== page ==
Tax revenue from cannabis sales would cover the costs of administering the program. After that, 40 percent of the remaining dollars would go to a community reinvestment fund, 40 percent would support the state’s public schools and 20 percent would fund drug treatment facilities and public education programs.
What Does The This Cannabis Act Mean For New Yorkers?
Effective immediately, there are no penalties for public possession of up to three ounces of cannabis or 24 grams of cannabis concentrates, such as oils derived from a cannabis plant.
People who are 21 and older are allowed to use, smoke, ingest or consume cannabis products; they can also give them to others who meet the same age requirement.
People are legally allowed to smoke in public wherever smoking tobacco is legal … Smoking publicly where it’s not permitted will result in civil penalty of $25 or up to 20 hours of community service.
People are legally allowed to smoke in public wherever smoking tobacco is legal.
Smoking cannabis is not permitted in schools, workplaces or inside a car.
Localities, as well as a new state cannabis agency, could create rules to more strictly regulate smoking cannabis in public. Smoking publicly where it’s not permitted will subject people to a civil penalty of $25 or up to 20 hours of community service.
An officer is not allowed to use the smell of cannabis as a justification to stop and search a pedestrian.
An officer, however, is not allowed to use the smell of cannabis as a justification to stop and search a pedestrian.
People are legally allowed to smoke cannabis in private residences, as long as the landlord doesn’t prohibit you from doing so, as well as in hotels and motels that permit it.
For recreational purposes, users will be allowed to cultivate up to six plants at home, indoors or outdoors, and a maximum of twelve plants total per household.
Homegrow would not take effect until regulators set rules for it, and they would have a maximum of six months to do so for medical patients and must do so for adult-use consumers no later than 18 months after the first retail recreational sales begin. Once home cultivation becomes legal, people could store up to five pounds of cannabis at home.
Medical marijuana patients, or their designated caregivers, will also be able to grow the plants, six months from now.
Cannabis Employment Protections
With the new law, New York also joins a number of other states in extending employment protections to individuals who use recreational marijuana. Under NYS Labor Law Section 201-d, employers are generally prohibited from discriminating against, terminating, or refusing to hire, employ, or license individuals based upon their participation in legal recreational or political activities or use of consumable products.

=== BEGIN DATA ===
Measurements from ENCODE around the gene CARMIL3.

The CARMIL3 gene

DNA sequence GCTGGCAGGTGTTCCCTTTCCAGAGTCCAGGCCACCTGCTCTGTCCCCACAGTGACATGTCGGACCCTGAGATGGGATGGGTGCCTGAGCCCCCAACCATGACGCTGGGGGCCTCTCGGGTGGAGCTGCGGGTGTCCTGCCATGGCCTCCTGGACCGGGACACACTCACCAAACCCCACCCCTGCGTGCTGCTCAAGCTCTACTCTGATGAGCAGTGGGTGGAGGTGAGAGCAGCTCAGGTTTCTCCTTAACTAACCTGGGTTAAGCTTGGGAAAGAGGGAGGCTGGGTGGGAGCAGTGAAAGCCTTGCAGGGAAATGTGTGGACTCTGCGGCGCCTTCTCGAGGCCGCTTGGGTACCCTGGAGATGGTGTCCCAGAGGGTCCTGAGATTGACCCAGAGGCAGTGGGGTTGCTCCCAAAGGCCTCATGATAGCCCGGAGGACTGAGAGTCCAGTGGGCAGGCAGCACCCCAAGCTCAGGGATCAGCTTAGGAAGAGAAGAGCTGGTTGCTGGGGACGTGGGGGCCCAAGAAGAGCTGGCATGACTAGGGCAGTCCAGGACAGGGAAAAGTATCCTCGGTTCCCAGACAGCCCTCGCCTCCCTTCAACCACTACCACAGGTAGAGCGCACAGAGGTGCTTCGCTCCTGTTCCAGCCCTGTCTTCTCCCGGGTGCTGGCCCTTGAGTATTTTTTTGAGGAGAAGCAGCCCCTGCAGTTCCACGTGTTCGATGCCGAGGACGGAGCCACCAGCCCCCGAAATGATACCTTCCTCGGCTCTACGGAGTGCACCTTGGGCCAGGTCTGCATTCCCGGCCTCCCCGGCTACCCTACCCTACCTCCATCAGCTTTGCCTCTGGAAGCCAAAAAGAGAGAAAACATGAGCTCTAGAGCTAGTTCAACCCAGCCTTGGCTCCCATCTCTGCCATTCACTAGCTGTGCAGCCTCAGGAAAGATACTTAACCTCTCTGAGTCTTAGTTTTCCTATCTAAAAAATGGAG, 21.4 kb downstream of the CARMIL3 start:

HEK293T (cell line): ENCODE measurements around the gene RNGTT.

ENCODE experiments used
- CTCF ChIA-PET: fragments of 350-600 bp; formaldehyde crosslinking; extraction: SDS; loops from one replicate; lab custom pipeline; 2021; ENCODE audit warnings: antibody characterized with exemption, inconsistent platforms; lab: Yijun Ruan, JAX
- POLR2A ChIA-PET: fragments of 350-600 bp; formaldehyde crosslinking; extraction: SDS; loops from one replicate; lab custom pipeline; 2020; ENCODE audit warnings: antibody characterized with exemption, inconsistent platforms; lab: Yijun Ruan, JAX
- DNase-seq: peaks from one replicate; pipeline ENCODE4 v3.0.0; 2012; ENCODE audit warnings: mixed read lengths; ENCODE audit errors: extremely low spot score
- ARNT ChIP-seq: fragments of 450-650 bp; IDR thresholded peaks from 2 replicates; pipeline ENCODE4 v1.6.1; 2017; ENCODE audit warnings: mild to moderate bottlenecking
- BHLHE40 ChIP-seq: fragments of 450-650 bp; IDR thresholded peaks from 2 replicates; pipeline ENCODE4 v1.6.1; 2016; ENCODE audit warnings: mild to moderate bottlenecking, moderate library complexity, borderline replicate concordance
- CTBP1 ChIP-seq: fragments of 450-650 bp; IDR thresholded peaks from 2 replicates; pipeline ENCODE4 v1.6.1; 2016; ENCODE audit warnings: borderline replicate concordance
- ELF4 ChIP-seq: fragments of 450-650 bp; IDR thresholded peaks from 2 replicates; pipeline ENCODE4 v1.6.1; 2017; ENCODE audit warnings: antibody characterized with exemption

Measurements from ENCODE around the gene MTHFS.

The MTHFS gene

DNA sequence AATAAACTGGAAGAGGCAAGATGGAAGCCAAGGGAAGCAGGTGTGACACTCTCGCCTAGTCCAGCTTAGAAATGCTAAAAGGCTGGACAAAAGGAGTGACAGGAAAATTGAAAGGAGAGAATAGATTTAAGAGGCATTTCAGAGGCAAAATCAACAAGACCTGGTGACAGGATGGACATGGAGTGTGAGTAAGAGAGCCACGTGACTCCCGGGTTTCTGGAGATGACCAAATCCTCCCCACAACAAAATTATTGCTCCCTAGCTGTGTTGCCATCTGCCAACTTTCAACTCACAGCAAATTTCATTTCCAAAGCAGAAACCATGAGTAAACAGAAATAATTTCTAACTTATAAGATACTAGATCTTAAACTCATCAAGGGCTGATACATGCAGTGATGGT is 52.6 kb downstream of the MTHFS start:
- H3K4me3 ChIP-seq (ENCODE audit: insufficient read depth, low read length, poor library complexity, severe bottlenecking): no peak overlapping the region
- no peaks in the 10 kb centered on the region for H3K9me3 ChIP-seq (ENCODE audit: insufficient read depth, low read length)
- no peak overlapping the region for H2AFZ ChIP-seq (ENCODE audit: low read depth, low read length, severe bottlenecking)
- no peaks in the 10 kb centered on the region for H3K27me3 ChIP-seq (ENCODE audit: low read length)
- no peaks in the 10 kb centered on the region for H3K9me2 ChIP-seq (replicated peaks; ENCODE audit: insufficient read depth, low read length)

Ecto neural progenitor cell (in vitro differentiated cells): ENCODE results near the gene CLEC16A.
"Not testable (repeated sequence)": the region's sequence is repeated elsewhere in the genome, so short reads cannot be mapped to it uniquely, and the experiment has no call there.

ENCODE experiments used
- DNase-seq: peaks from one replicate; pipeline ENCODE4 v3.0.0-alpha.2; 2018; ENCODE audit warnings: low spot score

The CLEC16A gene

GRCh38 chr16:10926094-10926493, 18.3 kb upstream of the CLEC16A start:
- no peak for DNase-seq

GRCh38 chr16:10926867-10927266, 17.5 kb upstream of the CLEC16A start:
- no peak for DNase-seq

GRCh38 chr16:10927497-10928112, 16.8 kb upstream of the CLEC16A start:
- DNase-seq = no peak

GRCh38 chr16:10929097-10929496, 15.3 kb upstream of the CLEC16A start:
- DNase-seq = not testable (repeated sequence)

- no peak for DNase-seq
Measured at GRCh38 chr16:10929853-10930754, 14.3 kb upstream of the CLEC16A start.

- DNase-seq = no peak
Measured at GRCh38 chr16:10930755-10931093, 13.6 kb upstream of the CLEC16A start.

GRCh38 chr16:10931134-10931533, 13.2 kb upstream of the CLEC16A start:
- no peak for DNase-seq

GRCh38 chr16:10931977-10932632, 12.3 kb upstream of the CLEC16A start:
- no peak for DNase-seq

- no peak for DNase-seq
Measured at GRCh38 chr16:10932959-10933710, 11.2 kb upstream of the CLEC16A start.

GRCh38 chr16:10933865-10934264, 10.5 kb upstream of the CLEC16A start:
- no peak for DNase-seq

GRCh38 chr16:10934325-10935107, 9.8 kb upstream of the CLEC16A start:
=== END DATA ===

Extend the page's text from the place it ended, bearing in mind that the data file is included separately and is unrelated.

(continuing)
MRTA amends Section 201-d by prohibiting employers from refusing to hire, employ, or license, terminate, or otherwise discriminate against individuals because of their lawful use of cannabis outside of work hours, off the employer’s premises and without use of the employer’s equipment or other property.
What MRTA Means For New York Medical Marijuana Patients
The state’s existing medical marijuana program, first legalized in 2014, will undergo several changes aimed at making it less restrictive.
Impaired Driving Restrictions and Devices
It remains illegal to drive under the influence of marijuana, just as it’s illegal to drive while intoxicated by alcohol, and the police will still be able to pull people over who they believed were impaired.
Driving while impaired from marijuana would remain a misdemeanor, despite early reports that lawmakers had settled on downgrading it to a violation.
An officer can use the smell of burned cannabis as a reason to suspect that a driver is under the influence, but he or she is only allowed to search parts of the car that are readily accessible to the driver, so not the trunk, for example.
Unlike with alcohol, there is currently no easy way to quickly and reliably measure whether a person is under the influence of cannabis, especially since traces of the drug can stay in someone’s system after the high has worn off.
So under the new law, the New York Health Department will be required to look at emerging devices that could potentially allow officers to use a saliva test to detect whether a driver is high.